a shaped member in said shell lying along and rearwardly of said chinpiece, said member and said chinpiece being spaced from each other to define therebetween at least one upwardly open passage for air entering through said air inlet opening to flow along, said member having its frontwardly directed surface shaped to guide said air and direct it, upon leaving said passage, upwardly and substantially uniformly over the rearwardly directed surface of said visor over the full expanse of said window for inhibiting fogging of said visor.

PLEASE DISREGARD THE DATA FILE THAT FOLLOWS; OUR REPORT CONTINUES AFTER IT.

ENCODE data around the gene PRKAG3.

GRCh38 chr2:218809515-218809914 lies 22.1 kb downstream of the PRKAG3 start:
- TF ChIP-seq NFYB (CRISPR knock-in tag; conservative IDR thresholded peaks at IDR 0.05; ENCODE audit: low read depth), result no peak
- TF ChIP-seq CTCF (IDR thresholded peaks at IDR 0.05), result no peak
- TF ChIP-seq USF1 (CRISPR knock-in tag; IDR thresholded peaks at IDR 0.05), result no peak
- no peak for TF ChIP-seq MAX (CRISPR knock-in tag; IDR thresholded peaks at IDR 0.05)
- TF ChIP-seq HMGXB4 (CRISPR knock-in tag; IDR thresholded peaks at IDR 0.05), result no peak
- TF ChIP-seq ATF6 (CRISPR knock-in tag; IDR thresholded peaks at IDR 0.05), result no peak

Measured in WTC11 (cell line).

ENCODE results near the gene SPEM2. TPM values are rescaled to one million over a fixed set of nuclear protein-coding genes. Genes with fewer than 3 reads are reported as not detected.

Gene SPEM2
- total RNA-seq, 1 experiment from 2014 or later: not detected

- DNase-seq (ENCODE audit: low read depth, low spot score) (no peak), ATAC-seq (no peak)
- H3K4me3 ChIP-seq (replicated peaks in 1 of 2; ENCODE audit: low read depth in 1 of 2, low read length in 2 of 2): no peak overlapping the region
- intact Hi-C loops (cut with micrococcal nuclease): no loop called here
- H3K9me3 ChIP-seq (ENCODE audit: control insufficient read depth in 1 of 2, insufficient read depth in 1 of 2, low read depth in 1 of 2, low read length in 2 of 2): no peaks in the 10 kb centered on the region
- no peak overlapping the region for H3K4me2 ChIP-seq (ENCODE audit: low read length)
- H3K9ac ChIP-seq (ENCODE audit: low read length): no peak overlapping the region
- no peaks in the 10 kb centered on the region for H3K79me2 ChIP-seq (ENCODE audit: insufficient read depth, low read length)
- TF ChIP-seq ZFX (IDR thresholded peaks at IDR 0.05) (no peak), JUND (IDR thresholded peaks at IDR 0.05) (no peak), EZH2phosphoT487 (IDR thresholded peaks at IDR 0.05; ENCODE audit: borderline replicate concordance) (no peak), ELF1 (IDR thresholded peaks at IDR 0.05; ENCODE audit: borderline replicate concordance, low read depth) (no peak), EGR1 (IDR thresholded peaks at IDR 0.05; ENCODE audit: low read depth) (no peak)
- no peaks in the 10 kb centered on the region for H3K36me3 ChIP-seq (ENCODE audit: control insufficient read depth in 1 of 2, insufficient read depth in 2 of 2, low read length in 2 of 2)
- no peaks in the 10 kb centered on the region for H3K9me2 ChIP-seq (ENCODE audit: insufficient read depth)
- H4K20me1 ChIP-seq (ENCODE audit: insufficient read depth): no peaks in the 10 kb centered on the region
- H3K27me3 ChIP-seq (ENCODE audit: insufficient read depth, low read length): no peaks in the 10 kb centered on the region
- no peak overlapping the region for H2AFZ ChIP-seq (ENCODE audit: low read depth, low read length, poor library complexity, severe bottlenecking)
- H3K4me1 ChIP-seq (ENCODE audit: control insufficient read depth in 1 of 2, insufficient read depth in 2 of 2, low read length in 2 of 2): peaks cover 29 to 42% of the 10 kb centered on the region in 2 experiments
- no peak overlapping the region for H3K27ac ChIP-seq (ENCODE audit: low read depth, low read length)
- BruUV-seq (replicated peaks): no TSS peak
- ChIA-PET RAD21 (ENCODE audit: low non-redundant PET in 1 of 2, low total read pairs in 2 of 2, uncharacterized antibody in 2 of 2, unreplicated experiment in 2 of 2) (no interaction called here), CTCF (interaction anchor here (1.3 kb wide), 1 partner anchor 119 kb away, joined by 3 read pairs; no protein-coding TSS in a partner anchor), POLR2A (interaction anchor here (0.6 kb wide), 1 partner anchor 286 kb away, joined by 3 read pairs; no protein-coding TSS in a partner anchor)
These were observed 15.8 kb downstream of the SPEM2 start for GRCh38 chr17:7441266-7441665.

2. The protective helmet defined in claim 1 wherein said member has a lower edge bearing against said lower edge of said chinpiece.
3. The protective helmet defined in claim 2 wherein said member is provided with at least one projection extending therefrom in the direction of said chinpiece and bearing against the latter, to interrupt the space between a portion of said member and said chinpiece at the location of said projection and thereby to form a plurality of passages between said member and said chinpiece.
4. The protective helmet defined in claim 3 wherein said member is provided with a plurality of said projections spaced laterally of each other across the width of said member.
5. The protective helmet defined in claim 1 wherein said member is provided with tongues receivable in slits formed in said shell for removably mounting said member on said shell.